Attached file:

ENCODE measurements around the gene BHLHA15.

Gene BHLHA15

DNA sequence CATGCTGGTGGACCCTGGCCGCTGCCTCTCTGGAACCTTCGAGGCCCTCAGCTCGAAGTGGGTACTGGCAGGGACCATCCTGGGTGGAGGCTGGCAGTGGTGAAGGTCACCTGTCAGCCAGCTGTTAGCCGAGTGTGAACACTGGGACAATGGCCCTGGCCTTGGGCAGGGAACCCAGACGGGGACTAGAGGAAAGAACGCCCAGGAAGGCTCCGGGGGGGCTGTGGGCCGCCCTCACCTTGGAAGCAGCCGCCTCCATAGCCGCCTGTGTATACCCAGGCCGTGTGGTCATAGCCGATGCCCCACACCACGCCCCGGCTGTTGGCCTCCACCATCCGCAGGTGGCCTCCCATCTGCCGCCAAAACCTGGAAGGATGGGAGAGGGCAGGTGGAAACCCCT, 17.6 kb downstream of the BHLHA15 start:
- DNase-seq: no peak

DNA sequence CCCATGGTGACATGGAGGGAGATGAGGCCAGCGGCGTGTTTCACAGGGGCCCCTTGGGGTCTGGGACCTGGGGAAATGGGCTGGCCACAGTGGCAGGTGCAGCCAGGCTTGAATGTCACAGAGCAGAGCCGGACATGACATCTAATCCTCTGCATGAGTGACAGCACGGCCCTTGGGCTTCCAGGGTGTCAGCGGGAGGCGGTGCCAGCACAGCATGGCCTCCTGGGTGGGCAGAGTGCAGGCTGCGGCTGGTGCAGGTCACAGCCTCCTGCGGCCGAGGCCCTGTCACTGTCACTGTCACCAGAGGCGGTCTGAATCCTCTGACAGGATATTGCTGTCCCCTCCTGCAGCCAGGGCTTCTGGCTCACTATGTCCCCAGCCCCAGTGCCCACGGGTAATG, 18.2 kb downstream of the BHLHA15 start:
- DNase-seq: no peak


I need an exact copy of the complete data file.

ENCODE measurements around the gene BHLHA15.

Gene BHLHA15

DNA sequence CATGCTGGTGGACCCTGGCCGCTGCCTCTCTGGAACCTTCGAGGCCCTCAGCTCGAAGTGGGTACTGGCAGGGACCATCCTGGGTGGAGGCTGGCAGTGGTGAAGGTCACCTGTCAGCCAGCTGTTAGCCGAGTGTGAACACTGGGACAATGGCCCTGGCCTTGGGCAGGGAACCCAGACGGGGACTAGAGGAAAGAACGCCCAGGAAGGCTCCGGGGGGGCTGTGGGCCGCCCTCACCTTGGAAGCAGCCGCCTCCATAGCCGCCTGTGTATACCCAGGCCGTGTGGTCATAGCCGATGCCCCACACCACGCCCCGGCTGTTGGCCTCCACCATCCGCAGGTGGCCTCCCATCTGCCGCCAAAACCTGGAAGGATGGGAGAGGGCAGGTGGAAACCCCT, 17.6 kb downstream of the BHLHA15 start:
- DNase-seq: no peak

DNA sequence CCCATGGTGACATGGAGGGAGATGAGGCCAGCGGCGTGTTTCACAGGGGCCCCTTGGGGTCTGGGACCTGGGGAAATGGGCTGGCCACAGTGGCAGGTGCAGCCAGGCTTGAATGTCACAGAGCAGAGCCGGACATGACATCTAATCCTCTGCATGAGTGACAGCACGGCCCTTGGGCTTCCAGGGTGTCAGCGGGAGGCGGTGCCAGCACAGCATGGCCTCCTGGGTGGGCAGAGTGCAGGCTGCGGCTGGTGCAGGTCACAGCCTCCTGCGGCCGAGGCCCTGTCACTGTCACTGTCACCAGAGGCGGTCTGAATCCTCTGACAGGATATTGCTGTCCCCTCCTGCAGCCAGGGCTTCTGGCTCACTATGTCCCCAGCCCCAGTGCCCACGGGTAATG, 18.2 kb downstream of the BHLHA15 start:
- DNase-seq: no peak